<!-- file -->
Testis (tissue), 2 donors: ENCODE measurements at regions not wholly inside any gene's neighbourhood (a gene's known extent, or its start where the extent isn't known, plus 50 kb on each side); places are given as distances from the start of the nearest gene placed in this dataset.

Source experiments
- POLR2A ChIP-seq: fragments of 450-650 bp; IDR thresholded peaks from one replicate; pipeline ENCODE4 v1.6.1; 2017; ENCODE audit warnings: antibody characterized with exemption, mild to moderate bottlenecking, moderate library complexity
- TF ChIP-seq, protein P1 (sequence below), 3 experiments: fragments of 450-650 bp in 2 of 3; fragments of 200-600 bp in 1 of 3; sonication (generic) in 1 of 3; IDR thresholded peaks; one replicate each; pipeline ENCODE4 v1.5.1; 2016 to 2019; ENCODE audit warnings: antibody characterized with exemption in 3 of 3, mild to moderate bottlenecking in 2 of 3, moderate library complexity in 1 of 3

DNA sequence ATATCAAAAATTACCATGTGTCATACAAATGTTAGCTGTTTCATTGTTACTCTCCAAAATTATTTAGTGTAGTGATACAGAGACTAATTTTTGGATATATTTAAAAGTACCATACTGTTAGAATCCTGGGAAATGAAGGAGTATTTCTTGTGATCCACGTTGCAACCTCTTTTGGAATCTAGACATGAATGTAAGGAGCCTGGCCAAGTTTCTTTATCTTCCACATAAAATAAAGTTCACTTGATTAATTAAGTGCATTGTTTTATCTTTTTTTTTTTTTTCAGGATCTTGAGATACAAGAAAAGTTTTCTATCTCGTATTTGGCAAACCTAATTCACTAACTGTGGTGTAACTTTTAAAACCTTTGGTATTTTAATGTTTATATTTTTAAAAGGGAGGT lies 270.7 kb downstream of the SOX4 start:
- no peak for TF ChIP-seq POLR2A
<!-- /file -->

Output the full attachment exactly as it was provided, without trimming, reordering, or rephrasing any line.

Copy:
Testis (tissue), 2 donors: ENCODE measurements at regions not wholly inside any gene's neighbourhood (a gene's known extent, or its start where the extent isn't known, plus 50 kb on each side); places are given as distances from the start of the nearest gene placed in this dataset.

Source experiments
- POLR2A ChIP-seq: fragments of 450-650 bp; IDR thresholded peaks from one replicate; pipeline ENCODE4 v1.6.1; 2017; ENCODE audit warnings: antibody characterized with exemption, mild to moderate bottlenecking, moderate library complexity
- TF ChIP-seq, protein P1 (sequence below), 3 experiments: fragments of 450-650 bp in 2 of 3; fragments of 200-600 bp in 1 of 3; sonication (generic) in 1 of 3; IDR thresholded peaks; one replicate each; pipeline ENCODE4 v1.5.1; 2016 to 2019; ENCODE audit warnings: antibody characterized with exemption in 3 of 3, mild to moderate bottlenecking in 2 of 3, moderate library complexity in 1 of 3

DNA sequence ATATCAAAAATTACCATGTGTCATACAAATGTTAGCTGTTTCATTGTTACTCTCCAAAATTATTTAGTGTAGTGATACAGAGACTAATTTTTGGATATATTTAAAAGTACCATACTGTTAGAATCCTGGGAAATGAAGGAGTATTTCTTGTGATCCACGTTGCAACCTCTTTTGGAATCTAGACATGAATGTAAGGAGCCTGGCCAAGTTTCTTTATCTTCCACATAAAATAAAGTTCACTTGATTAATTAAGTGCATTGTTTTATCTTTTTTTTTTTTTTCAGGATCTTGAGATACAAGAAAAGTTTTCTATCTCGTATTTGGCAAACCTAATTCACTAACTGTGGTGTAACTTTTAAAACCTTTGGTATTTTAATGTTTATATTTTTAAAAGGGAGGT lies 270.7 kb downstream of the SOX4 start:
- no peak for TF ChIP-seq POLR2A